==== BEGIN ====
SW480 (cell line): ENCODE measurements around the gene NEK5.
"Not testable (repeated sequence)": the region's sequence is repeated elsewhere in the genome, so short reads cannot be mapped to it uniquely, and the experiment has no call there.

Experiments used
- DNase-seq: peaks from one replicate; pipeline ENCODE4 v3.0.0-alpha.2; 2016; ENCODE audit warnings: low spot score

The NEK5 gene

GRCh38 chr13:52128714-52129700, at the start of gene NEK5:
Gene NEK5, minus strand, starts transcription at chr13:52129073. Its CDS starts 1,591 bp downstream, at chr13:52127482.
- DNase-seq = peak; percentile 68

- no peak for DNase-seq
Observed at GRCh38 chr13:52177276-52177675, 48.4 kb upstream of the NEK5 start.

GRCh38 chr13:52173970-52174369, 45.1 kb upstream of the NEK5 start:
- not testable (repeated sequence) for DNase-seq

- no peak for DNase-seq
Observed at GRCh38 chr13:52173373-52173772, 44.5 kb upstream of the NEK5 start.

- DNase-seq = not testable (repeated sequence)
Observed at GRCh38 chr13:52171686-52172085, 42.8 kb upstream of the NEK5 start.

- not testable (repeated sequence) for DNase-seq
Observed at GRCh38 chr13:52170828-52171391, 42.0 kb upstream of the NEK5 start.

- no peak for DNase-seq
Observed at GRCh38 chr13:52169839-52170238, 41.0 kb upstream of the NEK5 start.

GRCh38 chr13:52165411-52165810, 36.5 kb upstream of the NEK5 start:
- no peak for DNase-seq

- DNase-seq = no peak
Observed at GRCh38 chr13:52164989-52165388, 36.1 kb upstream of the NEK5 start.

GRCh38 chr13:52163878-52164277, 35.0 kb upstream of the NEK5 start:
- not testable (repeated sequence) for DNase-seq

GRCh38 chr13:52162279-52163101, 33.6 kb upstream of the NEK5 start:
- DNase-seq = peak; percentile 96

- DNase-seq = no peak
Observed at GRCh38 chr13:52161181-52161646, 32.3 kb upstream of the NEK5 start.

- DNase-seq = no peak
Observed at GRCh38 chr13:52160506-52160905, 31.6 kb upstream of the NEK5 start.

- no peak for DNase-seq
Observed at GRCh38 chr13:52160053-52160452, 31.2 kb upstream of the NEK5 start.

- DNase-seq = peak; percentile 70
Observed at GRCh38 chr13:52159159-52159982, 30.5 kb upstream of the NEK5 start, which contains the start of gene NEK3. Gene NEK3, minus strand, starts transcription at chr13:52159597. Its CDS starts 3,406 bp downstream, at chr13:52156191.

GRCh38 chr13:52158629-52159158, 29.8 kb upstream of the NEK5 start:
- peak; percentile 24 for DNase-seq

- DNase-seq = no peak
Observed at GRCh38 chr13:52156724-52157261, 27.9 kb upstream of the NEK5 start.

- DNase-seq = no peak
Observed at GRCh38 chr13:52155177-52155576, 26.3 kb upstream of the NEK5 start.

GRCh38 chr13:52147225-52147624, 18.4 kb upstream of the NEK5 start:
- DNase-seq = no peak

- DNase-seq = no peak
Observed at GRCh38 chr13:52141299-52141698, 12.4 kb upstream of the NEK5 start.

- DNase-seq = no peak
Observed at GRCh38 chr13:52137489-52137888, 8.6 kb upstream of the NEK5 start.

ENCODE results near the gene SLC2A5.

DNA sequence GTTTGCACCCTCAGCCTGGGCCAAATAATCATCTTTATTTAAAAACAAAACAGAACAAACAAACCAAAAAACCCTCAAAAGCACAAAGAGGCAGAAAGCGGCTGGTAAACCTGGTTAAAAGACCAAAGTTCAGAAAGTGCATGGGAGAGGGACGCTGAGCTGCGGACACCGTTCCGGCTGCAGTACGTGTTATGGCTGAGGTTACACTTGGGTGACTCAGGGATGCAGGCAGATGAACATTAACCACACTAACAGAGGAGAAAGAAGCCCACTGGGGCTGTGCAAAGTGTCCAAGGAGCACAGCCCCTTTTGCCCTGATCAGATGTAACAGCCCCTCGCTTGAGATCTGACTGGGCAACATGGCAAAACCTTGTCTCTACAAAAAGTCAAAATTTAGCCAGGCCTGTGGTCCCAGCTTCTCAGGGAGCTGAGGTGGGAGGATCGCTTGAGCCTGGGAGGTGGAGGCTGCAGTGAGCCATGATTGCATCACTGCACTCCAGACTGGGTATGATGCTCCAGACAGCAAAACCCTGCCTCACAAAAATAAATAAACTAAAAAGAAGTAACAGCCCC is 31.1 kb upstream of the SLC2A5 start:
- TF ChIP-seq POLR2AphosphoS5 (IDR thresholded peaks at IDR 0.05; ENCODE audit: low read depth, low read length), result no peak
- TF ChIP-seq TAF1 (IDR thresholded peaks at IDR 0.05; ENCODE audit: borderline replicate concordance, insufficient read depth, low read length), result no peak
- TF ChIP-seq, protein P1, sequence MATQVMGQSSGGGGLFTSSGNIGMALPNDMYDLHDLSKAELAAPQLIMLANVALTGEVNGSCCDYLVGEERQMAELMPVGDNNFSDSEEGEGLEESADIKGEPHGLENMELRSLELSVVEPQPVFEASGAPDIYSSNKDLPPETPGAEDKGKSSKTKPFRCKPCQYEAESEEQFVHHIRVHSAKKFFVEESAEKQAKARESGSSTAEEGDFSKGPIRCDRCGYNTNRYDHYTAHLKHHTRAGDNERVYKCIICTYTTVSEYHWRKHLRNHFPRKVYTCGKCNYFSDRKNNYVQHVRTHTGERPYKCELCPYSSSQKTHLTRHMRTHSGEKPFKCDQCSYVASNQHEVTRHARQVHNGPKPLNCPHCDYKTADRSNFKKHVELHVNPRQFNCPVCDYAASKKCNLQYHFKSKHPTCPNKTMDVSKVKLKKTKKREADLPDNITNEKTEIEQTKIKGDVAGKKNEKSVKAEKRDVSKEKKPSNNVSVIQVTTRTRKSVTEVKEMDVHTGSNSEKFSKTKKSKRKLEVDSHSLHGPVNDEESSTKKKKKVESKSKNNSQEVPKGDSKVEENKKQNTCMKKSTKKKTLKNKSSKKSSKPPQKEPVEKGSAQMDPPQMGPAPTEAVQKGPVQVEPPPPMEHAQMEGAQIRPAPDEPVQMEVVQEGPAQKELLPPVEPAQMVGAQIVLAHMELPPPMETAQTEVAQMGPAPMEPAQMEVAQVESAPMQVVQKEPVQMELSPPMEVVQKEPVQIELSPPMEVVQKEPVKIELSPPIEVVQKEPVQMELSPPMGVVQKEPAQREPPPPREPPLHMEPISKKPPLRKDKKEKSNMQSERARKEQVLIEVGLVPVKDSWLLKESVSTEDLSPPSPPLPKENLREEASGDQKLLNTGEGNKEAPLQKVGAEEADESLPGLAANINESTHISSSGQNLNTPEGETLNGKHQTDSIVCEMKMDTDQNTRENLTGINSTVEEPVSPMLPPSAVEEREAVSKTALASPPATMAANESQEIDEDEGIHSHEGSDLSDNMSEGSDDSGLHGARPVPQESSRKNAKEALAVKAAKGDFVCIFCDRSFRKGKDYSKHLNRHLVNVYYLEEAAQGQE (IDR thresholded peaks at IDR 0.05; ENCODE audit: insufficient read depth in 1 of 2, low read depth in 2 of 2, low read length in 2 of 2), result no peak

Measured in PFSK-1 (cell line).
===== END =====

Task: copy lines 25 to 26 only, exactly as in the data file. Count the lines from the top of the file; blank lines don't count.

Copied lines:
GRCh38 chr13:52163878-52164277, 35.0 kb upstream of the NEK5 start:
- not testable (repeated sequence) for DNase-seq